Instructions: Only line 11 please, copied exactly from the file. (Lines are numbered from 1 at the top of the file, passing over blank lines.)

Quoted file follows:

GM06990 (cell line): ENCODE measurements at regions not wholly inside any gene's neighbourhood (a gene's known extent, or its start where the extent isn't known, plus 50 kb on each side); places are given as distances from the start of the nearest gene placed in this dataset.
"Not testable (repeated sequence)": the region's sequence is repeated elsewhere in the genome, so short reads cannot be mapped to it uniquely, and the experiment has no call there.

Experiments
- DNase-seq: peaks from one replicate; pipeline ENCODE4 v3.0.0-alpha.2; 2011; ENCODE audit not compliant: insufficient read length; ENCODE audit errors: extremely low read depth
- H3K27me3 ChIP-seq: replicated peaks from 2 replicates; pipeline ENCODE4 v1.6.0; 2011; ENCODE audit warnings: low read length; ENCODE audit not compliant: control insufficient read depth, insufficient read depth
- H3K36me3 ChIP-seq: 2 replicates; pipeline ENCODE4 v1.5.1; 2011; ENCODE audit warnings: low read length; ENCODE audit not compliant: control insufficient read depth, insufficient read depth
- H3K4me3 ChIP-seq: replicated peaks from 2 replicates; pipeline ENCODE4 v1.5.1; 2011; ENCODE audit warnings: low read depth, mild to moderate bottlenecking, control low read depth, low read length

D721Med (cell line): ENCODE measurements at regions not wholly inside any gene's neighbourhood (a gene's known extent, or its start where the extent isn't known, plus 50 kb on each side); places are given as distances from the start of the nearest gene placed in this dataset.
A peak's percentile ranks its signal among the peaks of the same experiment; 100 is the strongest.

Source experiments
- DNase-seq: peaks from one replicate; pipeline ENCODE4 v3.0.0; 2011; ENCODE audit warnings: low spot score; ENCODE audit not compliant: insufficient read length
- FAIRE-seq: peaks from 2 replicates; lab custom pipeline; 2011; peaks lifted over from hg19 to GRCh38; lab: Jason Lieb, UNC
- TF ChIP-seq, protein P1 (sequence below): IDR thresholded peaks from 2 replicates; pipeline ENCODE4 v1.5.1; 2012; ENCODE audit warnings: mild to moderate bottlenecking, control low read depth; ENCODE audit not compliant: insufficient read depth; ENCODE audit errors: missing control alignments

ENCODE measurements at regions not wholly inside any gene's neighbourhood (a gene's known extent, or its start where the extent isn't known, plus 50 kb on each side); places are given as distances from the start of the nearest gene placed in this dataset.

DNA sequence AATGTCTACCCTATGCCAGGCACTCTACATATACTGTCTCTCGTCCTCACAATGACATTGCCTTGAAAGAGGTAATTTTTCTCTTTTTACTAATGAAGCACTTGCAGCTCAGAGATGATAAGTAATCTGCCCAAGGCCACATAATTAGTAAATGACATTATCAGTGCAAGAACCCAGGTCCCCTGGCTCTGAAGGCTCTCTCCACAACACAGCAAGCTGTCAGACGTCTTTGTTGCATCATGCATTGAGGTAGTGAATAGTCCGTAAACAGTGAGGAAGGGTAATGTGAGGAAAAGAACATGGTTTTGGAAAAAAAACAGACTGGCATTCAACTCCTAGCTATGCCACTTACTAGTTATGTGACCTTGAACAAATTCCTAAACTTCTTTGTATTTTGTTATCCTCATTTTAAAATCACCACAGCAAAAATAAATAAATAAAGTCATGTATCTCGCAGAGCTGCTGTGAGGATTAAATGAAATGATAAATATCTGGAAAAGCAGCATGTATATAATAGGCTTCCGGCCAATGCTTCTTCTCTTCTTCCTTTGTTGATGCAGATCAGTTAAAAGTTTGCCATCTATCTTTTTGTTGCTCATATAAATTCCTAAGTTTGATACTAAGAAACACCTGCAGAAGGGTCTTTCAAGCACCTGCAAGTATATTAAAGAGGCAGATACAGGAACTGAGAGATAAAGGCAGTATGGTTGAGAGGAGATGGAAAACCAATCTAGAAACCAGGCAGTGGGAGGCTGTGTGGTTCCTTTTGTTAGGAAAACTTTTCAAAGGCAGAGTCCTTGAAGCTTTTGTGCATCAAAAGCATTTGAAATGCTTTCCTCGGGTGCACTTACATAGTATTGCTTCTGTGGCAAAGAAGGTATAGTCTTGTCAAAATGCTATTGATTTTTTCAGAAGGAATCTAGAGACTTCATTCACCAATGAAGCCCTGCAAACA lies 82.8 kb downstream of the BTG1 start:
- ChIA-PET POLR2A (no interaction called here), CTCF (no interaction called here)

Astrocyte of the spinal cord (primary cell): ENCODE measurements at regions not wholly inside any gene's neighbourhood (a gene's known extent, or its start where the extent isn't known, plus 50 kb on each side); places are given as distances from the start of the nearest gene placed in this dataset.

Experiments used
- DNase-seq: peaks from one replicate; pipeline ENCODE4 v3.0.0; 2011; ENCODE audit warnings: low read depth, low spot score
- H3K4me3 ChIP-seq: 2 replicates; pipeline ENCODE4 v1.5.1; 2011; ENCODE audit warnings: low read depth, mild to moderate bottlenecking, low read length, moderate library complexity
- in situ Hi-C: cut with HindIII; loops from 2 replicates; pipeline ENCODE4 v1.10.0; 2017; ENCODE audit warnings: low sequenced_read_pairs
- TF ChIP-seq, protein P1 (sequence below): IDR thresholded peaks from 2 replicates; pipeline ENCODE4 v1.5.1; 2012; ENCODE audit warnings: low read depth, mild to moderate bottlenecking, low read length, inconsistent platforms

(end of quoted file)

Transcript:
- DNase-seq: peaks from one replicate; pipeline ENCODE4 v3.0.0; 2011; ENCODE audit warnings: low spot score; ENCODE audit not compliant: insufficient read length